Consumers by nature are always making calculations and evaluations on what is the cheapest and most efficient option, and when it comes to getting a new car in Maine there are many different choices to make. Two of the most important questions to ask are: Do I lease a car? Or do I decide to buy it and own it instead? These are important and very complex questions.
There are some simple ways to figure this out. For a simple example, let’s look at the cost between buying or leasing a $20,000 car for five years, assuming the same 6% rate on a new car loan (paid off in 3 years) and the lease (two 3-year leases), and driving 12,000 miles a year. Here are 6 things to consider:
1. Your monthly cash flow: Leasing a car most times has a lower monthly payment than cost to finance a car with the same loan terms and trim package, since with a lease you’re paying for the depreciation of the car during those years instead of the whole vehicle cost. If having lower monthly payments is what suits your needs better, then leasing might be the way to go.
Using our example: the car loan (buying instead of leasing) monthly payment is $608/month; where the lease is $350/month for the first 3-year lease and then $385/month for the last two years (because a second lease is initiated).
2. Down payment and initial fees: When leasing, many agreements have very low downpayments or you can potentially persuade the dealer to waive the downpayment. You’ll also pay less for the sales tax on a lease (in Maine the tax is calculated only on the monthly payments, not the total cost of the car). So just like the lower downpayment, leasing has a smaller impact on your budget and bank account.
Using our example: $3,000 downpayment for the new car loan versus $2,000 for the lease.
3. How many miles you drive: If you drive a lot—over 10,000 to 15,000 miles/year, depending on the lease agreement—you’ll probably end up paying extra for each mile. Many leasing companies used by Maine new car dealerships charge 15 to 20 cents/mile for additional miles, but you could pay less (more like 10 cents/mile) if you buy them upfront when you negotiate the lease. Although the extra mileage penalty may sound intimidating, remember this: if you plan on trading in a car you bought, you’ll also be penalized for above-average mileage. So it very well may even itself out.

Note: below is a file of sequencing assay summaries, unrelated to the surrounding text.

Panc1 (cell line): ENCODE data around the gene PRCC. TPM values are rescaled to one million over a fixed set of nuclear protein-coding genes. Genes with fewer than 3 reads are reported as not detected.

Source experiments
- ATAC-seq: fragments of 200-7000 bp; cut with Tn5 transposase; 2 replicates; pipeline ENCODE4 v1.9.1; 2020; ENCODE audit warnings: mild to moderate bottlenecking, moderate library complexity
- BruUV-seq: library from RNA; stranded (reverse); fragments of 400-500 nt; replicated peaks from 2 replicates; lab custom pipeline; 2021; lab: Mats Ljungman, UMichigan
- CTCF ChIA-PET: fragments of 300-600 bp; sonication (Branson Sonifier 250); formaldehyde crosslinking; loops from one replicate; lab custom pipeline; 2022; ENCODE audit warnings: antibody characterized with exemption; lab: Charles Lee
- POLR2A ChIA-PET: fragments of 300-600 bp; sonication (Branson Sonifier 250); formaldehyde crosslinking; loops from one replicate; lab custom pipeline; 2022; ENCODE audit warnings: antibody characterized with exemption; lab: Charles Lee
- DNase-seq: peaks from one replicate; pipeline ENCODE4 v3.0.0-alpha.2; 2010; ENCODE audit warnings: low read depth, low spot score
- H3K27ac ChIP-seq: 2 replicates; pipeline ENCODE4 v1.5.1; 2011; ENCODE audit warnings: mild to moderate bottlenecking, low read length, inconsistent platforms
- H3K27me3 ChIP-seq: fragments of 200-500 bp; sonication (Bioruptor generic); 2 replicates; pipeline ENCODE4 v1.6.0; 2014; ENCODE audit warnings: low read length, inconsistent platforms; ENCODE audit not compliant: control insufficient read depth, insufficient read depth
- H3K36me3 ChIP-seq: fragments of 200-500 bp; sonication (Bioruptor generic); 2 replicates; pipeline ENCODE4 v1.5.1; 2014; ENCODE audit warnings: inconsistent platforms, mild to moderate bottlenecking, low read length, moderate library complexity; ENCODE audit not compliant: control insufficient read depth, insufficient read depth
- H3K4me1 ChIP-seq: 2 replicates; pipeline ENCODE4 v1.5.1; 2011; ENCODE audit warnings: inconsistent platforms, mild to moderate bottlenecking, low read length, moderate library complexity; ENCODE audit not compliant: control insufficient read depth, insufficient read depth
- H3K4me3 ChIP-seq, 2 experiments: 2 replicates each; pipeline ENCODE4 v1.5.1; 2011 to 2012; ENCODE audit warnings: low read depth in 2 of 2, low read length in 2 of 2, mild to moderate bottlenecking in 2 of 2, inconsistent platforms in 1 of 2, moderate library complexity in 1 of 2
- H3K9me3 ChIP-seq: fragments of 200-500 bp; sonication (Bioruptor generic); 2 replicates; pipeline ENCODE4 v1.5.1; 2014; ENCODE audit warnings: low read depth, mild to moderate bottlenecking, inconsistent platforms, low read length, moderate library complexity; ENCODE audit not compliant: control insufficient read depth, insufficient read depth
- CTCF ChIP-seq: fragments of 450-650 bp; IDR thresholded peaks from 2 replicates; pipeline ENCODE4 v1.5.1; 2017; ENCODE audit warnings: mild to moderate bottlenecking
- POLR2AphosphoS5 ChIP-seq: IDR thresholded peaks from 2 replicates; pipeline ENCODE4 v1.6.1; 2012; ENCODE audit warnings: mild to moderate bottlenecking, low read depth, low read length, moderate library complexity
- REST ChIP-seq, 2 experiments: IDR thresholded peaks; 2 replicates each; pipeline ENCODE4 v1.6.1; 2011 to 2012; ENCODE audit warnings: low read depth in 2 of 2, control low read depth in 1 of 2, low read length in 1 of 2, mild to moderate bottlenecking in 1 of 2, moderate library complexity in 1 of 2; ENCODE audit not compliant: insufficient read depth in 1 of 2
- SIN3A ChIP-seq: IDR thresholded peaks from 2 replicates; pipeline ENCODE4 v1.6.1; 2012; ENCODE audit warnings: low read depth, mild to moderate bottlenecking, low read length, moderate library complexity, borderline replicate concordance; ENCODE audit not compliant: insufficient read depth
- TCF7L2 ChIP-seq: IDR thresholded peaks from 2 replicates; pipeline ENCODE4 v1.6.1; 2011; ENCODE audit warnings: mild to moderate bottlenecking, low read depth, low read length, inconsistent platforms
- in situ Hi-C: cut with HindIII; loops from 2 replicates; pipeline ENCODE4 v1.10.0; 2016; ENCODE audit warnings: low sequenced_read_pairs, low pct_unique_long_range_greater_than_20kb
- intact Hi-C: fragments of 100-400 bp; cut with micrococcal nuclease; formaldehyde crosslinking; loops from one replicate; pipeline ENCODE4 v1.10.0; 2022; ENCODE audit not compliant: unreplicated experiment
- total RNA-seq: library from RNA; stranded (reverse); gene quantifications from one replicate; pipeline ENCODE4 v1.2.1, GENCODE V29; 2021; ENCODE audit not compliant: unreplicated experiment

Using our example, if you drove 5,000 miles over what the lease agreement allows for, at 20 cents/mile that would cost you $1,000.
4. How rough on cars you tend to be: If getting scratches on your car is typical for you or you have a high risk of damage to it from children, spills, or other hazards, a lease may not be for you, due to the wear-and-tear fees. These fees vary and would depend on your agreement, but in Maine these are usually limited to the total of three months’ lease payments, so not a huge cost.
Using our example, if you weren’t able to keep the car in like new condition, three months’ payments would be $1,155.
5. If the car is going to be used for business: When leasing, a portion of the car’s depreciation and financing costs can be deducted on your end of year taxes. Interest on new car loans, however, aren’t deductible. Leasing wins again.
6. How long you plan on holding on to the car: If you really only want to drive the car for a few years, leasing definitely makes the most sense. However, you’ll pay out the nose if you try to get out of the lease before the term is up—as much as six extra months of payments. You’ll need to make sure that you can stick with it until the terms of your lease run out.
There’s a lot to consider here. Any new car dealership in Maine will be glad to help you figure this out, though. A simple trip to the dealership, sitting down with a sales or financing rep, and running some numbers should give you a good idea of whether a lease makes sense vs buying the car outright.